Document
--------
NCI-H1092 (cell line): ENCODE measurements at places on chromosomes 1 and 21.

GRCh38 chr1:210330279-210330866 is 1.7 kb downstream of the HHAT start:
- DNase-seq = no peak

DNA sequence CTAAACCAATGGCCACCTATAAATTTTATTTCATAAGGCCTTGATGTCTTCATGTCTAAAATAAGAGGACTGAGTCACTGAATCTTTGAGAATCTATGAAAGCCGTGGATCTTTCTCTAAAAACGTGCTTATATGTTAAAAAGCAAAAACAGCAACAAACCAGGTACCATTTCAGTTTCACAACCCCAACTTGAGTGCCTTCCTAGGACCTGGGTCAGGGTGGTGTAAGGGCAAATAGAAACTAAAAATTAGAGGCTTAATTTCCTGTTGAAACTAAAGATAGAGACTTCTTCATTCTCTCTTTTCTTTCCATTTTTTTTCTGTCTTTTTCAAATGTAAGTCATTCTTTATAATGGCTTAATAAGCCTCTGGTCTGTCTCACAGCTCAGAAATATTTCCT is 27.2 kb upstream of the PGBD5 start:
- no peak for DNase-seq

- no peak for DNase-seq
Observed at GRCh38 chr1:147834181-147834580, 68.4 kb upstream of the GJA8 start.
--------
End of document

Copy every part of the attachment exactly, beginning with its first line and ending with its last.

NCI-H1092 (cell line): ENCODE measurements at places on chromosomes 1 and 21.

GRCh38 chr1:210330279-210330866 is 1.7 kb downstream of the HHAT start:
- DNase-seq = no peak

DNA sequence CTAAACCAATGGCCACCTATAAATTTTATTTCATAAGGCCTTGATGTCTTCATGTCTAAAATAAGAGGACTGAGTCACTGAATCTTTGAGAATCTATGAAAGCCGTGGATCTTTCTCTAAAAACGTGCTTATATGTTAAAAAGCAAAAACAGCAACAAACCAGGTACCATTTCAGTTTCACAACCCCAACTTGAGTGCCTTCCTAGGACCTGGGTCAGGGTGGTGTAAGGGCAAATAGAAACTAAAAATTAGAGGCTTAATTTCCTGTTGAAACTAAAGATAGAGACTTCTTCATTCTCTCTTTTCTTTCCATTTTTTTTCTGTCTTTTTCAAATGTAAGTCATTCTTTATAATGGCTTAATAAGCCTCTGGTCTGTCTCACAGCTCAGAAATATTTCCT is 27.2 kb upstream of the PGBD5 start:
- no peak for DNase-seq

- no peak for DNase-seq
Observed at GRCh38 chr1:147834181-147834580, 68.4 kb upstream of the GJA8 start.